About a life devoted to the love for Folklore, Mythology, Legends and.....Art

Thursday, April 8, 2010

Tell me a story; El Silbón (The Whistler)

You'd better not read the following story if you are alone at night. For the tale which I am about to share with you now is most certainly one of the scariest folktales I have ever read.
For those of you who would like to listen to the whistling sound please follow this link:

(But do read the tale first!)

Note: If you are not familiar with the project, please check out my previous blogpost here.

(Please, click picture for bigger and better view)

Story Title: El Silbón (The Whistler)
Submitted by: Jose
Country: Venezuela

This is story of The Whistler, perhaps the most famous and feared ghost in Venezuelan folklore. As with many folk tales, this one is preeminent in rural areas, specifically in the vast plains of the midwest of Venezuela.

There once was a man who killed his father. There are at least two main versions of how this came to happen. One says that the man had a beautiful wife and one day he came home to find his father behaving abusively towards her. The man exploded in rage and killed his father. Another version has it that the man was very spoiled, and one day he started craving deer heart and liver for supper. His father went out hunting so that his son could have his meal as requested, but he had no luck in finding deer. As it was becoming late and the father had not returned home, the son decided to go fetch him over at the hunting grounds. Once there, seeing his father as-of-yet empty handed, he burst into anger and killed him. Then he extracted the heart and liver from him, and took them home to his mother so she could prepare them for his dinner. The meat was too hard and wouldn't soften no matter how long she cooked it, so she started to suspect that these were in fact her husband's innards, and so cursed her own son for killing his father.

Independently of which "murder version" is told, the story always becomes consistent when it arrives to the point of punishment. The man's brother, hearing the news of his father being murdered by his own kin, set out to hunt and find the man, and when he did, he punished him with a whip until all his body was covered in wounds. Then, he sprayed burning flakes of red hot peppers onto his open wounds, and lastly, he unleashed a great, vicious dog and ordered it to go after the man and hunt him down.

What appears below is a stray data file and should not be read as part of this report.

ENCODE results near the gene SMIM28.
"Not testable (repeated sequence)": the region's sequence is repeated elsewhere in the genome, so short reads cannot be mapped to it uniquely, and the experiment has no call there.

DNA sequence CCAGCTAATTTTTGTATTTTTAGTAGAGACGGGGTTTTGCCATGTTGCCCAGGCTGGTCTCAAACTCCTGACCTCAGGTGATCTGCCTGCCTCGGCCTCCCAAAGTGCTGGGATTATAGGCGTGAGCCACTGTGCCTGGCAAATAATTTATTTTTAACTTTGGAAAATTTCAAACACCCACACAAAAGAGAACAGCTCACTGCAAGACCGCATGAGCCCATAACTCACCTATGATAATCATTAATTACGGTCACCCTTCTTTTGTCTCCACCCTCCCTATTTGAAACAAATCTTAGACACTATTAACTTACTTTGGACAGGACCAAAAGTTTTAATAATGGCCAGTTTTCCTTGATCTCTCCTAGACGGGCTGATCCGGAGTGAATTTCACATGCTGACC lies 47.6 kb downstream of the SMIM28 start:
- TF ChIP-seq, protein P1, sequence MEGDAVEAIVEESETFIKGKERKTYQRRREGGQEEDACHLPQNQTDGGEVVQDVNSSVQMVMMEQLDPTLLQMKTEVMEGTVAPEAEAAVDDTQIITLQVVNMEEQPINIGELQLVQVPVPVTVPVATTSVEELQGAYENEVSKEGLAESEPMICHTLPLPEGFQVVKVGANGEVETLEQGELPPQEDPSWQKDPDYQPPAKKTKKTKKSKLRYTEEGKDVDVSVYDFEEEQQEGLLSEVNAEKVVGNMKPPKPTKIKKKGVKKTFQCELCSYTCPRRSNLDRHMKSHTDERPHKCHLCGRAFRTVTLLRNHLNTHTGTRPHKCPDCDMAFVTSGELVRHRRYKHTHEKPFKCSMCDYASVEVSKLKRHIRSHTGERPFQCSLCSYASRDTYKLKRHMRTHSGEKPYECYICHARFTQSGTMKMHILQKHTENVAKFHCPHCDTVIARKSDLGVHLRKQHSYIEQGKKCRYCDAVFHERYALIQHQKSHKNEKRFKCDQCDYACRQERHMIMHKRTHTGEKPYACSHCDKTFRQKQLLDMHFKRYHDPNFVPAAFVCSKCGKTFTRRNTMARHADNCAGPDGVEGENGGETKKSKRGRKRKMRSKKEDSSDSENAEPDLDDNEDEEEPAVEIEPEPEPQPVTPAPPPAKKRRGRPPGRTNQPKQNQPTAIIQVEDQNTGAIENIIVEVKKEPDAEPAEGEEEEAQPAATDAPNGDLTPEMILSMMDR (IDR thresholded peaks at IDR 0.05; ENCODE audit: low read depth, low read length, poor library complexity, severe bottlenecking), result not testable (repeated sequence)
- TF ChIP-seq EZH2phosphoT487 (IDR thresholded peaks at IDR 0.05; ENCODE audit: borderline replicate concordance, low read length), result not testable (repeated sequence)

Now the man is forever doomed to wander the vast rural plains of the midwest, carrying on his back a large sack full of bones - some say his father's bones; some say they're the bones of his victims. He prefers to haunt cruel, un loyal men who cheat on their wives or treat them badly, but it has been said that he also attacks drunks when they're fast asleep.

Sometimes The Whistler ventures into homes at night, and lays open his sack over the floor and starts counting the bones it carries. it is said that if nobody hears him counting, or if nobody notices his presence, then the next day one of the inhabitants of the house will die.

The image of The Whistler is a terrifying one. He is said to be disproportionately skinny and tall, about 6 meters in height, towering over the tree tops with his sack of bones slung over his back. The vicious dog still chases him, and bites his heels over and over again, until the end of time. He wears a tattered white suit and a wide-brimmed hat of the kind used in the Venezuelan plains (wider than an American cowboy hat, but not as wide as a Mexican sombrero). Very few have seen him and lived to tell about it.

In fact, the most distinct sign of the presence of The Whistler is... his eerie whistling. He whistles while we haunts the plains at night, a simple yet bone-chilling sound consisting of the seven notes, in order: do, re, mi, fa, so, la, ti... whistled rather slowly and extending a bit each note at the end. It is said that when the whistling is heard to be close, The Whistler is in fact far away, and there is nothing to fear. But if the whistling seems to come from afar, then it means that The Whistler is near. Some people barely notice this seemingly long-distant whistling, and when they do, it is usually too late.

However, as with many ghosts and creatures of this kind, there are ways of being saved from their evil intentions. if someone happens to encounter The Whistler, it might be a good idea to remember him what happened: his horrid crime, his punishment, his eternal curse. Other people prefer to have a whip around the house, or carry some hot peppers, or even have a dog around, as it is said that these are the three things The Whistler fears the most.

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